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6 /10 Black Death

Johnson and his troop encountered a German raiding party of as many as 36 men and an observation post in the Argonne Forest in Champagne. Despite the surprise attack and being overwhelmed, Johnson fought back.

He threw grenades, shot, engaged with the butt of his rifle, used his bolo knife and even his fists as the soldiers encroached on his position.

Johnson’s crew killed at least four Germans and sent 24 or more in retreat with injuries. The fight earned Johnson the nickname “Black Death” by enemy forces.

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5 /10 Young Black Joe

Henry Johnson not only fought off the advancing Germans, but he also did so to protect and rescue Needham Roberts, a fellow soldier who had fallen during the initial raid.

Thanks to Johnson’s efforts, Roberts lived, and both were treated.

In August, Johnson’s story was retooled and circulated later that year in an article by Irvin Cobb about one soldier’s brave upstanding fight, showing the prowess of Black soldiers in the Army.

4 /10 French War Cross

Johnson was awarded the Croix de Guerre, or War Cross, a medal signifying wartime achievement by the French Army. He was the first American to receive such an award.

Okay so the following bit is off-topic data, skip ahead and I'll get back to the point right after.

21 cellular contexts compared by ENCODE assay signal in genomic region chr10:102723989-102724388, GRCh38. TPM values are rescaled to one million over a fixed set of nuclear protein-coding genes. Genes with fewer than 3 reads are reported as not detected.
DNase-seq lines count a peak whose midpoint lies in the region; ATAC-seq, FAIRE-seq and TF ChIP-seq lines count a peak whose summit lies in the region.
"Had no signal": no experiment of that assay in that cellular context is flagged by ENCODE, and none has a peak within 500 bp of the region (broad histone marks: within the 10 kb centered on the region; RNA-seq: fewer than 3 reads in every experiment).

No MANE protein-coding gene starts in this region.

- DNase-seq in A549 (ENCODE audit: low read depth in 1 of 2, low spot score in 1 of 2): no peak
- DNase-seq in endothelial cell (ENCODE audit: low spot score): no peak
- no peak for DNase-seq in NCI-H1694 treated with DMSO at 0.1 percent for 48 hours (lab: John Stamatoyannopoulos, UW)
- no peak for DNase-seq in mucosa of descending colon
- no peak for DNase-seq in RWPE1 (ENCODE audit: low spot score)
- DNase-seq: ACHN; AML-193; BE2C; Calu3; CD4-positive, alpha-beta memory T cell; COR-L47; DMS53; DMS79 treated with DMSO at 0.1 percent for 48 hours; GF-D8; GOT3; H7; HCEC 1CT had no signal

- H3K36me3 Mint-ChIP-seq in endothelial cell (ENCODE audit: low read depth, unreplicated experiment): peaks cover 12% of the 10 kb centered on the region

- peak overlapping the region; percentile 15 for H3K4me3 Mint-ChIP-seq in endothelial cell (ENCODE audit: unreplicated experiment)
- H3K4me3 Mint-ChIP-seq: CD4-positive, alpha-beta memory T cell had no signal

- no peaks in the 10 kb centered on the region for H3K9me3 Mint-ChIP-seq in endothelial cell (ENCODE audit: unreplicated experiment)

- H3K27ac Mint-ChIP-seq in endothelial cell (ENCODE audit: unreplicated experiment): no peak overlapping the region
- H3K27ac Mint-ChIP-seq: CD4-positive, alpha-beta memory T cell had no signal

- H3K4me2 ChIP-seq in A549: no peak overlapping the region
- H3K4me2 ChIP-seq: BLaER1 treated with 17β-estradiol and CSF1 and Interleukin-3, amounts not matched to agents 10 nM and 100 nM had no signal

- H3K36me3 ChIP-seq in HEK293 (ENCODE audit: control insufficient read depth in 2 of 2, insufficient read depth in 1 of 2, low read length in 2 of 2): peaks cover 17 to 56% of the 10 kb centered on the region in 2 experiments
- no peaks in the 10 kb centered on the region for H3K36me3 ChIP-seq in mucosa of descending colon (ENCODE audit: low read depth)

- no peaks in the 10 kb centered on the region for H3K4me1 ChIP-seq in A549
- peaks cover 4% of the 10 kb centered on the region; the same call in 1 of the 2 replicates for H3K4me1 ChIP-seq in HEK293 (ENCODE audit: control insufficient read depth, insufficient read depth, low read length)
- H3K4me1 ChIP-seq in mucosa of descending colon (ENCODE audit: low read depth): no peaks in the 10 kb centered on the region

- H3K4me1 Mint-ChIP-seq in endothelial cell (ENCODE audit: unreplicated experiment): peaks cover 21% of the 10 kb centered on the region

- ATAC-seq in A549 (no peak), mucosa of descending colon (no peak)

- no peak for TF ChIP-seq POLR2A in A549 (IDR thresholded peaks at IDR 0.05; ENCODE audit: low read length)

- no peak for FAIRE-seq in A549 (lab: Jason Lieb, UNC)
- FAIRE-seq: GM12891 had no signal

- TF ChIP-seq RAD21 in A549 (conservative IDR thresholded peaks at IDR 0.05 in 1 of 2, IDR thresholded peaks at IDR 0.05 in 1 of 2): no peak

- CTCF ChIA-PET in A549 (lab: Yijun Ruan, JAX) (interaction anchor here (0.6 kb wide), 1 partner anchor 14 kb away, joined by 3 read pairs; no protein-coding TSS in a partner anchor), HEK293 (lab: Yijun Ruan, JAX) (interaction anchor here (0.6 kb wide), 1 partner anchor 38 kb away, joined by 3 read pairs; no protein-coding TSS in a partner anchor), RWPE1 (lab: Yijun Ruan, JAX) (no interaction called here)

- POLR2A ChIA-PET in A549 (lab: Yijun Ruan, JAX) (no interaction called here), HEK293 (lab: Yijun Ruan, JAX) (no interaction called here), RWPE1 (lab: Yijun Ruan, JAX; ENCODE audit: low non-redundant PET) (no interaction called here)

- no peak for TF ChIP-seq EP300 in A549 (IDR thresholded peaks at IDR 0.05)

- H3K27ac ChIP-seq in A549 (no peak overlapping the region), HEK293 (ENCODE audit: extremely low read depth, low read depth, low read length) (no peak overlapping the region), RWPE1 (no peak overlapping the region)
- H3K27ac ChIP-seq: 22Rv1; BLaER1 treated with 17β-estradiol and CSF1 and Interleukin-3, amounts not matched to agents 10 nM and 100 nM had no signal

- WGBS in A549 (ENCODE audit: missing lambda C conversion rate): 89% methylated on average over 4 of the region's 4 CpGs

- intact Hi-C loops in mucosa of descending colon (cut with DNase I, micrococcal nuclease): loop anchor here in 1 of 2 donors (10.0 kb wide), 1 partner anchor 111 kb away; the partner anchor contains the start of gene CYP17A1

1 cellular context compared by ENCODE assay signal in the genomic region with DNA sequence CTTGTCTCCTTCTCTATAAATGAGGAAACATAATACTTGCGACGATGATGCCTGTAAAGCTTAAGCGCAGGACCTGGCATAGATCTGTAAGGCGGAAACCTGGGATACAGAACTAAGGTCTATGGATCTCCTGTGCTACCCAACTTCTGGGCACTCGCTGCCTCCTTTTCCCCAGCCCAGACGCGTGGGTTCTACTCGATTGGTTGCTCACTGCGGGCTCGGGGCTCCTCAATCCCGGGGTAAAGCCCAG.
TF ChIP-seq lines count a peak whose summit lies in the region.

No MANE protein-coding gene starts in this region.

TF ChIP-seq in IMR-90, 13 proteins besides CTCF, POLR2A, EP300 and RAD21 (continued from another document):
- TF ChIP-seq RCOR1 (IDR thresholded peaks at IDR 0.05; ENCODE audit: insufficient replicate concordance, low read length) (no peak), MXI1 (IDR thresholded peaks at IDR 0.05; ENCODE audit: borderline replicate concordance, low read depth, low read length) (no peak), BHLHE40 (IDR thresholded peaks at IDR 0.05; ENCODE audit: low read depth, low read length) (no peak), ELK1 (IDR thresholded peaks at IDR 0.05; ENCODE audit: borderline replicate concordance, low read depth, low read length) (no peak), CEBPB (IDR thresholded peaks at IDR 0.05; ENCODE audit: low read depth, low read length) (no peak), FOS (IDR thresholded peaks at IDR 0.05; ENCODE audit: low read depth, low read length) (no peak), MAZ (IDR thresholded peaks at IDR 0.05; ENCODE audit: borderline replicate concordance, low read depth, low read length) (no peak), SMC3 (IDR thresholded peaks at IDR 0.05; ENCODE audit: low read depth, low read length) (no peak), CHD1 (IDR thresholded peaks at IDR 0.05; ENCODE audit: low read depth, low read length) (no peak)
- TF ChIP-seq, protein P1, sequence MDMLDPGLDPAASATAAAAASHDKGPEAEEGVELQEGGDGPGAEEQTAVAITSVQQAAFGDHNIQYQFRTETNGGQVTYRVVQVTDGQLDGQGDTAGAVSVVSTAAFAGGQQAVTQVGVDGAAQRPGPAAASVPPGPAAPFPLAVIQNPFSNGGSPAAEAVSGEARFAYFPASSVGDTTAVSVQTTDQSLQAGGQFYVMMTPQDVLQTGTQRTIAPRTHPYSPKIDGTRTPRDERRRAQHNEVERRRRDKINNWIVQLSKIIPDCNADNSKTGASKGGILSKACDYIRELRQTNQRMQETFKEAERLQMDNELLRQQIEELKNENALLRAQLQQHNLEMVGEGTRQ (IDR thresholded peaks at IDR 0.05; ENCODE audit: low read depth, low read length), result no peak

In 1996, he was posthumously awarded the Purple Heart and then the Distinguished Service Cross in 2003, acquired by one of the surviving members of the Tuskegee Airmen in Albany.

U.S. Army

3 /10 Sergeant Johnson

Upon returning home, Johnson was promoted to Sergeant of his unit and participated with his regiment in a victory parade in New York City in February of 1919.

He was paid to do lectures on his accomplishments and experience overseas. However, he didn’t just talk about the congruency and unity on the battlefield.

He did not shy away from discussing the abuse and discrimination he and other black soldiers faced by their fellow Americans.

2 /10 Veteran's Death

Shortly after his talking tours, he was issued an arrest warrant for wearing his uniform beyond his commission, and his paid lectures ceased.

He was given monthly compensation and visits by Bureau personnel until his death on July 1, 1929, and was buried in Arlington National Cemetery on July 6 of that year.

Not much is known about what he did after that, but it was known that the Veterans Bureau listed him as permanent and disabled due to tuberculosis in 1972.

Public Domain

1 /10 Historic Remembrance

Johnsons was regarded in his time for his bravery and patriotism as an example of America’s finest fighting force in a foreign conflict.

He was honored by the son of former President Roosevelt as one of the “five bravest Americans” to serve in the war.

In 1991, a monument to him was erected in Albany. Various streets and public service buildings shared his name in his honor. He was awarded the esteemed Medal of Honor in 2014 as part of a national defense bill.